# A function that replaces any negatives with zeros

49 visualizzazioni (ultimi 30 giorni)
Eric Brown il 2 Apr 2022
Modificato: Stephen23 il 3 Apr 2022
function y = NoNegatives(x)
if x(x<0)
y = (x == 0);
else
y = x;
end
I am to create a function that takes a vector as the input, changes any negative values to zero, and then returns the vector as the output.
This is what i have but i keep getting logic values as an output and non-zeros give a false output. I'm not sure why because my condition uses x < 0.
##### 0 CommentiMostra -2 commenti meno recentiNascondi -2 commenti meno recenti

Accedi per commentare.

### Risposta accettata

Voss il 2 Apr 2022
Modificato: Voss il 2 Apr 2022
function x = NoNegatives(x)
x(x < 0) = 0;
Note that this function changes x in-place, so the output is also x - no need for a second variable y, although you could do it that way too:
function y = NoNegatives(x)
y = x;
y(x < 0) = 0;
% y(y < 0) = 0; % same, since y = x
##### 3 CommentiMostra 1 commento meno recenteNascondi 1 commento meno recente
Voss il 2 Apr 2022
Modificato: Voss il 2 Apr 2022
"How can the output be the same as the input?" Because there's no rule against it. You could make a function that just returns whatever input is given:
function x = return_input(x)
% that's it, nothing to do
end
I'm confused because you say, "I used what you wrote," but what you just posted doesn't look like what I posted. I posted two separate functions that will solve the problem, neither of which have an if statement, for instance.
Voss il 2 Apr 2022
Modificato: Voss il 2 Apr 2022
Let me illustrate that my answer works:
x = randn(5)
x = 5×5
-0.2012 0.4490 1.6008 -0.0854 -0.2275 1.0000 -1.1090 0.1217 -1.9189 -1.5017 -0.1674 -0.1472 -1.7229 0.6469 -1.6964 0.5773 0.0950 0.5282 0.2454 -1.2044 -0.0490 1.1158 -0.5440 0.3823 1.2742
y = NoNegatives(x)
y = 5×5
0 0.4490 1.6008 0 0 1.0000 0 0.1217 0 0 0 0 0 0.6469 0 0.5773 0.0950 0.5282 0.2454 0 0 1.1158 0 0.3823 1.2742
function x = NoNegatives(x)
x(x < 0) = 0;
end
See @Geoff Hayes's answer and @Walter Roberson's answer for good explanations of what's going on, which are better than I could've explained it.

Accedi per commentare.

### Più risposte (2)

Geoff Hayes il 2 Apr 2022
@Eric Brown - when you do something like
x<0
then this will return a logical array of 0's and 1's, where a 0 indicates that the element at that index is greater than or equal to zero, and a 1 indicates that the element at that index is less than zero (as per your condition). Then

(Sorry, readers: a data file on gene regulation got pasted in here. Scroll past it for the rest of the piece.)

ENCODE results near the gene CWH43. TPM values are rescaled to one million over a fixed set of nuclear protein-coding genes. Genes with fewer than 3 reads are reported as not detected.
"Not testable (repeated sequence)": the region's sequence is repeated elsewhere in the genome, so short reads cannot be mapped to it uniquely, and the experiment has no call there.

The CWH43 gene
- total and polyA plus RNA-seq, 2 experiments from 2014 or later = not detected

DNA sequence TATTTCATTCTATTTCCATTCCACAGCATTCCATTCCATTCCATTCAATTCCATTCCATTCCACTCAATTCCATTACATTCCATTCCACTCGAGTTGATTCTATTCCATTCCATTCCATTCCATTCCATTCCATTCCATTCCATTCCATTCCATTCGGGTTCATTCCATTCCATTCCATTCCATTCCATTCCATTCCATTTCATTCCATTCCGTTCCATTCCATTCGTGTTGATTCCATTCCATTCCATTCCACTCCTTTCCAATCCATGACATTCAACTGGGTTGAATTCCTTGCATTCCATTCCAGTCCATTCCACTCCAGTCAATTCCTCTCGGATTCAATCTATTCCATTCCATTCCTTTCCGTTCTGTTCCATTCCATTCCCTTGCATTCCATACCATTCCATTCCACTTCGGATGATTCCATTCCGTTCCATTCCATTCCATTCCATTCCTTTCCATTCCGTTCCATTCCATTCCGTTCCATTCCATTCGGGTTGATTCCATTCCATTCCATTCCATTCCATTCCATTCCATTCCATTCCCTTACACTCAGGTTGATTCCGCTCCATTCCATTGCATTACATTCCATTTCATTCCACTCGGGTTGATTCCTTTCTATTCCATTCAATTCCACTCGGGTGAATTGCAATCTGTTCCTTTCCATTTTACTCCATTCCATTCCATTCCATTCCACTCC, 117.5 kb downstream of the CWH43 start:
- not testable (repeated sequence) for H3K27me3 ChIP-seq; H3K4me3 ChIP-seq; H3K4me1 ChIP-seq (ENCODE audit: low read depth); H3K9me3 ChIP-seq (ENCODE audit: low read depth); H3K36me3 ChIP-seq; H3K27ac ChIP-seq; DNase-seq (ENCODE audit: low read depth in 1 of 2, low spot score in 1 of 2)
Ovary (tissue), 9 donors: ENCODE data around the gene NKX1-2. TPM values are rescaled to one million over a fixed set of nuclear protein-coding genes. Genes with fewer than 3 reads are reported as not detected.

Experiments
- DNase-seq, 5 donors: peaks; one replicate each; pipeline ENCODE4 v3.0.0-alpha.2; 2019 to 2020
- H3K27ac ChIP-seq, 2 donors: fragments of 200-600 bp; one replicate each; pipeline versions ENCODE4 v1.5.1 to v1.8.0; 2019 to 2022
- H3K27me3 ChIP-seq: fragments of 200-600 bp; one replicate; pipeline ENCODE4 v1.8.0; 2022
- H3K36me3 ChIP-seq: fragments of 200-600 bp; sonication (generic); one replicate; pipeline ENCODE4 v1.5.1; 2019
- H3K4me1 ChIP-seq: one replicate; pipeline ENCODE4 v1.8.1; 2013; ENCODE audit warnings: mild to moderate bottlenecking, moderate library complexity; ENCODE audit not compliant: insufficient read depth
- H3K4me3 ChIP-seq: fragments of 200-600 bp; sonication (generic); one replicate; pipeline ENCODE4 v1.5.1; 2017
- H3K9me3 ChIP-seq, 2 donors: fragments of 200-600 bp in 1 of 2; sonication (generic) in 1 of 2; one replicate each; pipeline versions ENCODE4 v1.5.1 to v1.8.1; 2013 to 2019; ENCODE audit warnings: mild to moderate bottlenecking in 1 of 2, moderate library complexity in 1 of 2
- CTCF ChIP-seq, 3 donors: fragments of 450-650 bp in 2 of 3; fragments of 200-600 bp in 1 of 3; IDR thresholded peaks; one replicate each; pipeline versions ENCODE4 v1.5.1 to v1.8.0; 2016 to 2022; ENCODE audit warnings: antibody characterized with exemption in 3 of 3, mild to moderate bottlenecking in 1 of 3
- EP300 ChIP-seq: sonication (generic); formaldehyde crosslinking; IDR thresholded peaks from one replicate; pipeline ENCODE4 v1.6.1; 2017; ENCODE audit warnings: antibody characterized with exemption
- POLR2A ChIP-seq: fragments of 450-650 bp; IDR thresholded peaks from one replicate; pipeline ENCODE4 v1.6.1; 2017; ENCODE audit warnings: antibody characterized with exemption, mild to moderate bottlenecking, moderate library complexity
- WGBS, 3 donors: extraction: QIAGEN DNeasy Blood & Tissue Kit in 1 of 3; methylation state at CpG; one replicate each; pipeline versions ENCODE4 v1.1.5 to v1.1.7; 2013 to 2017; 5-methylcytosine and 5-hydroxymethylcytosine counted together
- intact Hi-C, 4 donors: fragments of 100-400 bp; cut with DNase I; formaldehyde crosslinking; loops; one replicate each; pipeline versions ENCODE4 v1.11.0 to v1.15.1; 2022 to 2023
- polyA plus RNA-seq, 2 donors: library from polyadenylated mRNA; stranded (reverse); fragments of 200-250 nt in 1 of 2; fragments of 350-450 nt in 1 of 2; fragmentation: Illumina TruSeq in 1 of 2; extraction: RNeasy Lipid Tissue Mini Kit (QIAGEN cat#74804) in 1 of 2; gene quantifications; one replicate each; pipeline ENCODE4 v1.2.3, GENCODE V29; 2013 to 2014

x(x<0)
will return a subset of x such that only those elements corresponding to the logical one is returned...which is what you are being asked to find. But note this is a subset of x and so is an array which may have zero or more elements. If empty, then this would mean that there are no elements of x that are less than zero. if one element, then there is just one element less than zero. If more than one element, then there are multiple elements less than zero. Regardless as to which scenario occurs, do any of them make sense as a condition to an if statement? Do you even need an if statement?
All you need to do is find those elements that are less than zero (which you are doing) and then set (hint: assign) them to 0. Note that the
x == 0
is the equality operator. Here you are saying elements of x that are identical to 0...not assigning to zero. And like with x<0 this returns a logical array of 0's and 1's...which means that
y = (x == 0);
is a logical array of 0's and 1's (which explains why you are seeing this).
##### 0 CommentiMostra -2 commenti meno recentiNascondi -2 commenti meno recenti

Accedi per commentare.

Stephen23 il 3 Apr 2022
Modificato: Stephen23 il 3 Apr 2022
Simpler and much more efficient than your approach using indexing:
function y = NoNegatives(x)
y = max(0,x);
end
Why use slower, more complex code?
##### 0 CommentiMostra -2 commenti meno recentiNascondi -2 commenti meno recenti

Accedi per commentare.

### Categorie

Scopri di più su Loops and Conditional Statements in Help Center e File Exchange

### Community Treasure Hunt

Find the treasures in MATLAB Central and discover how the community can help you!

Start Hunting!

Translated by